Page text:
Thursday, April 1, 2010

Why I hate April Fool's Day

As I usually do on April Fool's Day, I'm going to spend the day far away from other people--probably taking long walks and reading novels. It really is the holiday I despise the most. People are sometimes surprised when I tell them this--I am hardly humorless; if my mouth is open, a wisecrack or stupid song is usually coming out of it. But there's a big difference between a joke and a prank.

I've already fallen for one this year. There's a photographer named Jeff Ascough, quite famous in the business--he is considered one of the top wedding photographers around, makes very good money, and is a product tester for Canon. He started twittering the other day about a new camera he was testing--a highly advanced digital rangefinder.

To fill you in--rangefinders were a type of camera popular in the forties, fifties, and sixties; by and large, they were replaced by SLRs (the current dominant camera type) in the 1970's. But certain photo nerds (myself among them) love these elegant old machines, and desperately hope for an affordable digital version on which to mount our collection of still-useful but obsolete old lenses. The only one currently manufactured is from Leica, the upscale German camera company, and it costs around $7000. So most enthusiasts have to either keep shooting film, pony up for a used (but still expensive) discontinued digital model, or just sit around and hope a Leica competitor will bring out a new one.

Well, Ascough strung the internet along for a couple days, rendering the online camera nerd community delirious with excitement, and then revealed that it was a joke. Or rather, should I say, a prank. In response to the flood of angry email he received late yesterday, Ascough wrote:

I am fully aware that a lot of people have absolutely no sense of humour, and that some have chastised me for actually having a sense of humour, but alas that is really their problem and not mine.

Actually, no--it is his problem. To the hopeful camera nerd, Ascough's prank isn't funny--it's the internet equivalent of the captain of the football team knocking the books out of your arms in the hallway. It's a bit of smug bullying, like most April Fool's pranks--and as usual the victim is accused of having no sense of humor for not enjoying getting his glasses smashed underfoot.

If you think that my own childhood experiences have rendered me slightly sensitive to this dynamic, you're right. But here's the larger justification for my feelings--the April Fool's prank is a mockery of credulity. And credulity is a virtue, not a fault--especially for a writer. The writer has to go around with his heart and mind wide open. He has to believe that the world is filled with amazing possibilities. Conversely, the artist--indeed, the person--who approaches the world with suspicion and mistrust, who is careful never to be fooled, is sacrificing a little bit of his soul every day.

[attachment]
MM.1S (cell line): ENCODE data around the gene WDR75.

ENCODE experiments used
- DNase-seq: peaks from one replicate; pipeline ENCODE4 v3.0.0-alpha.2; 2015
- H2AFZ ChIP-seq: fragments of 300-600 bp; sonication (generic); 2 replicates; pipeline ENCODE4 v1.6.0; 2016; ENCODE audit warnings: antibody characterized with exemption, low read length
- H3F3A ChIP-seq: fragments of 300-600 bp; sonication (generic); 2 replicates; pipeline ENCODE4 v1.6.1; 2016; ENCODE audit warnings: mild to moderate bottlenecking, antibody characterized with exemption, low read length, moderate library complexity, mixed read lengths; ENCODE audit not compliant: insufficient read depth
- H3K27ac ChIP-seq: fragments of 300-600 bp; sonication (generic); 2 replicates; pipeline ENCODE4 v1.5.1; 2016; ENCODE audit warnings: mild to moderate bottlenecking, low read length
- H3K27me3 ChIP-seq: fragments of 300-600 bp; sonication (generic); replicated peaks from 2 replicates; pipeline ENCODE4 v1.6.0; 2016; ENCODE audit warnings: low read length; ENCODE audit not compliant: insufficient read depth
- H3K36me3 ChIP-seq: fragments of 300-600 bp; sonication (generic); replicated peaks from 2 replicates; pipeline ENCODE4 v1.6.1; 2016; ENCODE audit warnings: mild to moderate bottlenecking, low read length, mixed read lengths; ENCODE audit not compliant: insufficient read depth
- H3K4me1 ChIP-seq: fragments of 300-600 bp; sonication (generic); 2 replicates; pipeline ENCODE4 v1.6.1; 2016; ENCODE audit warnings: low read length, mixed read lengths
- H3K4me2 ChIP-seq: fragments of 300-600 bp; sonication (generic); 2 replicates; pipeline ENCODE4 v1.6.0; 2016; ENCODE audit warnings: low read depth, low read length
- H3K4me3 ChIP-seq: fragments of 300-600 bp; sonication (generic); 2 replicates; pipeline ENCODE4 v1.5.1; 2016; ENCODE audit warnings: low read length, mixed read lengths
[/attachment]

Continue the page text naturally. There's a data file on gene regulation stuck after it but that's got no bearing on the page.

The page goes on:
Anyway, denizens of the internet, enjoy your fake news stories and iPad parodies. I'll be lurking off the grid until the coast is clear. And if you call me to tell me I've won a MacArthur, or the Pulitzer, or that Obama was photographed reading Castle on Air Force One, I will never speak to you again.

10 comments:

ed skoog said...

Ah, but how about its uses for civic boosterism of one's hometown? Check out google today if you have a chance.

rmellis said...

See, that's funny.

I like April Fool's Day. You just have to make it surprisey, not mean.

dylan hicks said...

For a while this winter, my eight-year-old son would frequently spread his arms for a hug and say, "Daddy [or Mommy or whoever], I love you," and then in mid-embrace he'd dig a hand buzzer into your back. It was pretty funny the first few times, and he didn't mean it to be cruel or estranging. But I was happy when the joke was put to rest. Then a few days ago he approached with the same, and entirely sincere gesture of affection, and I backed off a bit and said, "You'd better not have that hand buzzer."

jrlennon said...

That's funny, because "you better not have that hand buzzer" is exactly what I say to Rhian every time she gets within five feet or so.

Ha ha!, Topeka! See, that is not a prank--that's self-parody. Or maybe it's an insult to Topeka? I can't decide.

In any event, perhaps I'm too sensitive to these things...

Sung said...

For me, April Fool's Day is "Be Wary Day" or "Believe Nothing Day." Every website I go to or anything people tell me, the first thing I think is, "Are they tricking me?" Actually, it's sounding more like "Paranoia Day."

But you know, it's been a very long time since anybody has even taken the time and effort to pull a fast one on me. Maybe I'm secretly pining away for a prank.

Anonymous said...

I totally agree... If you want to take advantage of my trust in you to make me look like a fool, you will lose my trust. If you get upset that I have no "sense of humor" about the situation, you lose twice.

jrlennon said...

I should add I ended up having an email exchange with this guy, and he seems a decent sort. I think he was rather surprised at people's reaction...

Zachary Cole said...

Sir, I can't get on board with you this time. April 1 is my Christmas. And maybe Obama hasn't read "Castle", but he's been checking out many other neat things at of late:

http://www.huffingtonpost.com/2010/03/29/barack-obama-looking-at-a_n_517657.html?just_reloaded=1#s76867

jrlennon said...

Man, I bet he knows the truth about Roswell by now, too...

Anonymous said...

Thank you, thank you, thank you. I abhor anything that discourages humanity to suppress, doubt, or outright abandon things like trust, empathy, and hope. April Fools Day pranks do exactly that, and I could not have explained it as eloquently as you have.